Bring It Back: Need for Speed Underground Edition

What it was:

Need for Speed Underground was the series’ departure into the tuner world. Released during the Fast and the Furious craze, Underground aimed to give would-be tuners a way to deck out Civics, Supras and Integras without going out and blowing all their hard-earned money. Street racing was now more mainstream than ever, and Underground gave people a way to enjoy most of the perks in the comfort of their home. Decals, rims, performance parts, paint jobs and bodykits; these are the great things about Need for Speed Underground. The tight, arcade physics helped settle the game as firm fixture of my racing game collection.

When Need for Speed Underground 2 came out with even more customization options and allowing players to freely roam the city, the series grew in great ways. While sound systems and Escalades were far from what the street racing genre needed, just having the options was great. Sadly, the series kept cranking the dial towards “story-driven” instead of “customization”. Need for Speed Most Wanted dropped customization greatly, allowing five whole bodykits to be picked from. This was the great decline, and it never really picked back up.

What it could be:

Need for Speed Underground 3 would focus on customization, much like it’s two predecessors. The over-arching story would take a back seat, but be relevant in the scope of unlocking new areas. Multiple bodykit pieces would return and in grand fashion. Dozens upon dozens of pieces to pick from. Car selection would be vast and as per typical Need for Speed, you would start with bottom-tier cars; only instead of focusing on top-end cars, Underground 3 would focus on middle-class cars. Some high-class cars will be available, I assure you.

Physics will also return to form. Not to say new Need for Speed games are lacking in that department, but a slight arcade-bias would allow easier drifting for racers of all types. Drifting would also be a-focal point, with just as much drifting as racing. If you don’t like the open-city model, you could quickly start events from the menu. Why force players to play a particular way when they don’t like to, right? But those people would miss out on the highway races against random opponents.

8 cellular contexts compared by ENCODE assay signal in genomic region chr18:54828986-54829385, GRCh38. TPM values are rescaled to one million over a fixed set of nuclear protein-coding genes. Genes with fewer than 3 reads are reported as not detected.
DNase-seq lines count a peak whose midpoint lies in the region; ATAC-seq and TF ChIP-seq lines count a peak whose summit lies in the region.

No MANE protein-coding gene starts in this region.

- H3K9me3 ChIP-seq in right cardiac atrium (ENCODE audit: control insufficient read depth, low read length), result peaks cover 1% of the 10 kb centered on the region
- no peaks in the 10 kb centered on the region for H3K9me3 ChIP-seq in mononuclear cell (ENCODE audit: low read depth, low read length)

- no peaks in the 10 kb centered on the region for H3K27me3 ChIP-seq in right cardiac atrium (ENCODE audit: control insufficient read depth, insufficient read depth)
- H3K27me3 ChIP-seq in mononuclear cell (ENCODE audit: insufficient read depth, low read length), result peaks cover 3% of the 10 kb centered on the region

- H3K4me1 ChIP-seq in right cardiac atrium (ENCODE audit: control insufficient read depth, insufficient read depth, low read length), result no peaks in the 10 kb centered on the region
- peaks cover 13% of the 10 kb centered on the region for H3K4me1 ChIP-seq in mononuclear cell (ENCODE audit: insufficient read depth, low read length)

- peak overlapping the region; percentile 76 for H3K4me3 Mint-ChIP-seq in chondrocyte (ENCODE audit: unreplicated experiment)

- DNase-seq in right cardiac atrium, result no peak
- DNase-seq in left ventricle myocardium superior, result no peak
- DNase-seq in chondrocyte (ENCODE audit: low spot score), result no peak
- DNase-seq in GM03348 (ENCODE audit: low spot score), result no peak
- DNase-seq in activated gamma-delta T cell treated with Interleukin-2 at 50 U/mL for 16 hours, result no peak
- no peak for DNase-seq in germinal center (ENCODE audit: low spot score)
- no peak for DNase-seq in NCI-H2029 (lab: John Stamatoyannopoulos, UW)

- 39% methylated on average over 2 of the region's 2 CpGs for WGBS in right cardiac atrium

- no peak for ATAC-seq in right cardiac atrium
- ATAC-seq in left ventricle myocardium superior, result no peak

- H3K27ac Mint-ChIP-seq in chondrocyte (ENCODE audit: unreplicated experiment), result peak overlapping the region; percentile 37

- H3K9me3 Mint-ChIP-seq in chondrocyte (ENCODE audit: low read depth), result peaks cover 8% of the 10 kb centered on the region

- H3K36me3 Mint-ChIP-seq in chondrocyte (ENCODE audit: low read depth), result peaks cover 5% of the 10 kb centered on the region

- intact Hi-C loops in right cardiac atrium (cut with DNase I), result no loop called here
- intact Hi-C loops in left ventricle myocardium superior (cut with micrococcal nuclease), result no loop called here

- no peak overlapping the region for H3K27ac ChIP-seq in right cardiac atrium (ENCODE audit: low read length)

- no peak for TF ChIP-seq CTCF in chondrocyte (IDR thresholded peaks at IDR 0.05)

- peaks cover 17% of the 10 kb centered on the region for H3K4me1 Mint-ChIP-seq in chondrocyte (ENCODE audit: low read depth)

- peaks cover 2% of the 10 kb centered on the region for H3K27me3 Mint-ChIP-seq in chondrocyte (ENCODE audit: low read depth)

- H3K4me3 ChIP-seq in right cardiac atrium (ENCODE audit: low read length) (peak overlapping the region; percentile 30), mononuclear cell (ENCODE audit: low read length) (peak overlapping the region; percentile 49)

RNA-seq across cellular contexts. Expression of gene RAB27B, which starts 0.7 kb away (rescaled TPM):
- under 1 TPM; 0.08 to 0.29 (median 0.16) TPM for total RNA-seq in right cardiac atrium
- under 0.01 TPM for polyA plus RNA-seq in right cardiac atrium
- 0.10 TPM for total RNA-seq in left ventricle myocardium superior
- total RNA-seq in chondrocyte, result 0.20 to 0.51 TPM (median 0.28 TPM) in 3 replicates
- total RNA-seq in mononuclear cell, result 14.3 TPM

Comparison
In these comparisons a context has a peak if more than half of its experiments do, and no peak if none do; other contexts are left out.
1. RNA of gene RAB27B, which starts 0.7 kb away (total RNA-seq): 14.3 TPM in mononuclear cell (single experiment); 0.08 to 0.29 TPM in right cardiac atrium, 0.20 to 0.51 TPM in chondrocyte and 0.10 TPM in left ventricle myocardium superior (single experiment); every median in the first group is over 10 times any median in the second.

One of the series’ greatest innovations is the Autolog. If you’re a competitive gamer and haven’t experience this feature yet, you’ll be glad to know Autolog brags for you and rubs it in when other people beat your times. It doesn’t get old and honestly keeps me playing old tracks just to stay on top. The XP boost for beating someone is a great resource, too, so a level up mechanic to unlock parts  and cars would be in place.

Online racing would be an obvious feature, allowing people to race their tuned cars. The new hook to Underground 3’s online play would be “Car shows”.  Daily and weekly shows with different guidelines will allow people to submit their tricked out rides  and vote on other peoples’ cars. This would play into the focus on customization and cement the game as a true step forward for the series.

Why it should happen:

There has been a lack of customization in street racing games lately, and none of them compare to the Underground games from a car tuner’s perspective. If it offered a more robust selection of parts than even Underground 2, the third Underground game would certainly mean business. While the last Need for Speed game (The Run) really proved a story-driven racing game could work, returning to the street-racing days of Underground is what I hope Need for Speed does next.

“Bring It Back” is a semi-regular column where writer Don Parsons takes a look back at some of his favorite games throughout his extensive years as a gamer, and dreams of having a follow-up. New games, old games.. none are off-limits.


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Author: Don Parsons View all posts by
Starting out as a founding member of Gamingcore Podcast, Don ventured on to start Gameciety; which began as a podcast, and ended as a blog. Don now handles's PR work, is part of the reviews staff and has various other little projects he does for the site.